Unfortunately, this is exactly what I needed to hear right now:

Do not spend a single second making your prose readable until you’re absolutely, positively sure that you have your story locked down. This is the single most important bit of advice I have, and I ignore it all the time and have wasted years of my revising life because of it. The impulse to snappy-up dialogue and make sentences eloquent is almost irresistible at every point in the revision process. It makes sense: We’re surrounded by so many big, messy plot and character problems that it’s nice to seek solace in tidying up sentences. It’s a finite task, it’s instantly gratifying, and it makes us feel like we’re making progress on our books. The sadness comes when we spend six months transforming our first three chapters into Pulitzer-worthy gems, only to realize that none of those chapters will actually end up in our novels because they don’t work with the ending. This happens over and over and over, and it will kind of make you want to die. My advice: Think of your second draft as a house that you’re building. You need to pour the foundation, frame the walls, and get a reasonably waterproof roof over your head before you start to think about putting art up on the walls and installing the basement bowling alley and aviary. Let the art-hanging and bird-bringing be the treat you give yourself for all your manual labors with the cement mixer and nail gun.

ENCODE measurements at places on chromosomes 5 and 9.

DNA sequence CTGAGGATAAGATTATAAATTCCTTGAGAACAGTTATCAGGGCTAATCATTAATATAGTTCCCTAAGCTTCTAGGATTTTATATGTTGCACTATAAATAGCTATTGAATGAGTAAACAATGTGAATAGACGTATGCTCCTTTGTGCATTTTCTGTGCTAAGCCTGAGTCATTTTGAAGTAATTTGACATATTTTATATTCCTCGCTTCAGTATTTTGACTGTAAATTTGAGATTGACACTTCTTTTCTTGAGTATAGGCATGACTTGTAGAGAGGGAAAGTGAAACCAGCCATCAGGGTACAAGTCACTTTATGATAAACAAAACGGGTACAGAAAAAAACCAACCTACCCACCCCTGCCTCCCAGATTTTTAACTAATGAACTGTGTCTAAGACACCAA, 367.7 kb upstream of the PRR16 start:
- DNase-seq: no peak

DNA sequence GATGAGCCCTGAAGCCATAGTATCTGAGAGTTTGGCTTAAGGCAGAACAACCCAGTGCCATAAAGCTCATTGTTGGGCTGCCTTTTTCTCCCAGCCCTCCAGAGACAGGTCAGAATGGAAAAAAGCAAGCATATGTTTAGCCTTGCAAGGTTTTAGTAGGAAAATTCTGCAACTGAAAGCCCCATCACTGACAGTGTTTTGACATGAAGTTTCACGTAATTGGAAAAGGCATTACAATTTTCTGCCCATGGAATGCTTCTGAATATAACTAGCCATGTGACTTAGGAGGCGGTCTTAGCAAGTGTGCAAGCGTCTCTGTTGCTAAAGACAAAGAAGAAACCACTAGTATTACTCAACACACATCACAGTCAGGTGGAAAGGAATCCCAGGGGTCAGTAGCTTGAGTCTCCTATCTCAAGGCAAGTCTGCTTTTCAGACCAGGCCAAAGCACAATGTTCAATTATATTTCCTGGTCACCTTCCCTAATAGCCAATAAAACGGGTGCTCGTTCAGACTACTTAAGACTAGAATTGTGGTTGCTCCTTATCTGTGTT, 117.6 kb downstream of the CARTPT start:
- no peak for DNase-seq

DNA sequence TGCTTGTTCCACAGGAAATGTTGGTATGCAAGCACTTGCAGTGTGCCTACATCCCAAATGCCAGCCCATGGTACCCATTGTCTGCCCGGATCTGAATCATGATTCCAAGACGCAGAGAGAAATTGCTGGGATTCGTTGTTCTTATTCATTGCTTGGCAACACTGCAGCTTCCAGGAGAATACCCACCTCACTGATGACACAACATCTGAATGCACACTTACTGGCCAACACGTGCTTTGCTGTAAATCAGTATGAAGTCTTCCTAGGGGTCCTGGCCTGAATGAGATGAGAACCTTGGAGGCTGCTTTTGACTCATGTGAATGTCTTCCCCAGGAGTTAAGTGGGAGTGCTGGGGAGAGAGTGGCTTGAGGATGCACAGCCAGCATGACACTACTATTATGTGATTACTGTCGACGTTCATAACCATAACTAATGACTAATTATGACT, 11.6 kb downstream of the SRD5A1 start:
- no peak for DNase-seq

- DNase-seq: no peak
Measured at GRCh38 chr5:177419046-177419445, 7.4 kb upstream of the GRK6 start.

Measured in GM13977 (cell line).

Siiiiigh. Excuse me while I go knock down this beautiful front hallway I’ve been working on and pour some damn foundation instead…

7 responses to “Does he have my number or what?”

  1. Holly Jahangiri Avatar